Genetic data from polymorphic microsatellite loci were employed to estimate paternity and maternity in a local population of nine-banded armadillos (Dasypus novemcinctus) in northern Florida. The parentage assessments took advantage of maximum likelihood procedures developed expressly for situations when individuals of neither gender can be excluded a priori as candidate parents. The molecular data for 290 individuals, interpreted alone and in conjunction with detailed biological and spatial information for the population, demonstrate high exclusion probabilities and reasonably strong likelihoods of genetic parentage assignment in many cases; low mean probabilities of successful reproductive contribution to the local population by individual armadillo adults in a given year; and statistically significant microspatial associations of parents and their offspring. Results suggest that molecular assays of highly polymorphic genetic systems can add considerable power to assessments of biological parentage in natural populations even when neither parent is otherwise known.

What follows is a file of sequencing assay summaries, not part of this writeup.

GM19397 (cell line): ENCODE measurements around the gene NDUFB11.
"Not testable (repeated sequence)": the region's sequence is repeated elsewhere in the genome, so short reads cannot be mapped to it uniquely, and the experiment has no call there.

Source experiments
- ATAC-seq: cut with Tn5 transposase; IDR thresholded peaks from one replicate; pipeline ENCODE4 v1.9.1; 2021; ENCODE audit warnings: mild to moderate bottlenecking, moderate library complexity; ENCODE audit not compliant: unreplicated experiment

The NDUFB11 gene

|Number of pages||13|
|Journal||The American Naturalist|
|Publication status||Published - Oct 1998|
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